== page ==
Portland, Oregon has the best preterm birth rate of the top 100 cities with the most births nationwide, while Shreveport, Louisiana has the worst, according to the 2015 March of Dimes Premature Birth Report Card, which for the first time graded cities and counties around the nation and revealed persistent racial, ethnic and geographic disparities within states.
The U.S. preterm birth rate ranks among the worst of high-resource countries, the March of Dimes says. Worldwide, 15 million babies are born preterm, and nearly one million die due to early birth or its complications. Babies who survive an early birth often face serious and lifelong health problems, including breathing problems, jaundice, vision loss, cerebral palsy and intellectual delays.
To view the Multimedia News Release, go to http://www.multivu.com/players/English/7653351-march-of-dimes-premature-birth-report/
The national preterm birth rate fell to 11.4 percent in 2013 – the lowest in 17 years -- meeting the federal Healthy People 2020 goal seven years early. Despite this progress, the U.S. still received a “C” on the 7th annual March of Dimes Premature Birth Report Card because it fell short of the more-challenging 9.6 percent target set by the March of Dimes, the group said today.
To view the Multimedia News Release, go to: http://www.multivu.com/players/English/65164-march-of-dimes-march-for-babies-2014/
An estimated 15 million babies around the world are born premature each year and more than one million of them do not survive their early birth. Although the United States has seen sustained improvement in its preterm birth rate, it has one of the highest rates of preterm birth of any industrialized country.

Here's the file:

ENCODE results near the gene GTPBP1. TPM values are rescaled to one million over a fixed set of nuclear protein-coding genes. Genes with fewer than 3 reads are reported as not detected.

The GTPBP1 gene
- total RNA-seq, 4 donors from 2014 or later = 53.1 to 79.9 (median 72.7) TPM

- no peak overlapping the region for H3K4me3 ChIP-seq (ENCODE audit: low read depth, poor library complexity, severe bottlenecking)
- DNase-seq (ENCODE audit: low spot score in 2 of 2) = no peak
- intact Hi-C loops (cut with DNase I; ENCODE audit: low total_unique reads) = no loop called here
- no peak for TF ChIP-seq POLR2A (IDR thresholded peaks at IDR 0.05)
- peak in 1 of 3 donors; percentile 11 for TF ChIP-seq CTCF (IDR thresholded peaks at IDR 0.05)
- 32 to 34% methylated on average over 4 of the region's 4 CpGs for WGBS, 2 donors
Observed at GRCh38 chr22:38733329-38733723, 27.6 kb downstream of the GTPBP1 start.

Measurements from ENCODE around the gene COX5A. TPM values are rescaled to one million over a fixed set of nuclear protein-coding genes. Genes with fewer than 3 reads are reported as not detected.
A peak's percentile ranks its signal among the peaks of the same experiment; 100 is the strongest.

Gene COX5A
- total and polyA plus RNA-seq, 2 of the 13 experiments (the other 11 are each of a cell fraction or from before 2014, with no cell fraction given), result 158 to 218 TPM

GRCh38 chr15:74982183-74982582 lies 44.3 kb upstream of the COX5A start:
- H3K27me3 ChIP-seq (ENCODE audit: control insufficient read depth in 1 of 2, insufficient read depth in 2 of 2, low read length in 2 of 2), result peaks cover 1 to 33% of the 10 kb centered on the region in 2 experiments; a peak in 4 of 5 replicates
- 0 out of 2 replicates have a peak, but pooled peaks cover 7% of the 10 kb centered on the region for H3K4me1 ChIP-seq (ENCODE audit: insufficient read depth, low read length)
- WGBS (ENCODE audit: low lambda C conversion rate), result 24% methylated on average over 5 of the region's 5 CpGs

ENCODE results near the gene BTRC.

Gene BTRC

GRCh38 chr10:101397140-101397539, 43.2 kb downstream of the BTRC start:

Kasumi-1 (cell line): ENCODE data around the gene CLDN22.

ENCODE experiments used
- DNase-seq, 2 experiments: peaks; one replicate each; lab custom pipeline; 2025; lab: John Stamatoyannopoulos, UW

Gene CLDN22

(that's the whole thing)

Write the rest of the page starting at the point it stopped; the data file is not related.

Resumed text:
Next month, organizations and individuals around the globe will observe Prematurity Awareness Month and World Prematurity Day. World-famous photographer Anne Geddes, and international superstars Thalia and Hilary Duff, will join other celebrity parents to spread the word that premature birth is a very serious health problem for babies worldwide.
To view the Multimedia News Release, go http://www.multivu.com/players/English/65164-march-of-dimes-march-for-babies-2014/
Hilary Duff, new mother to 22-month-old son Luca, is volunteering her time to help the March of Dimes raise funds to help give more babies a healthy start in life.
”As a mom, I'm proud to support the March of Dimes helping more women have full term pregnancies and healthy babies. That’s why I walk in March for Babies,” she says in a new public service advertisement. “The money we raise funds research and local programs that help babies overcome the challenges of premature birth and birth defects. Together we can help make healthier babies possible for thousands of families.”
To view the Multimedia News Release, go to http://www.multivu.com/players/English/65164-march-of-dimes-march-for-babies-2014/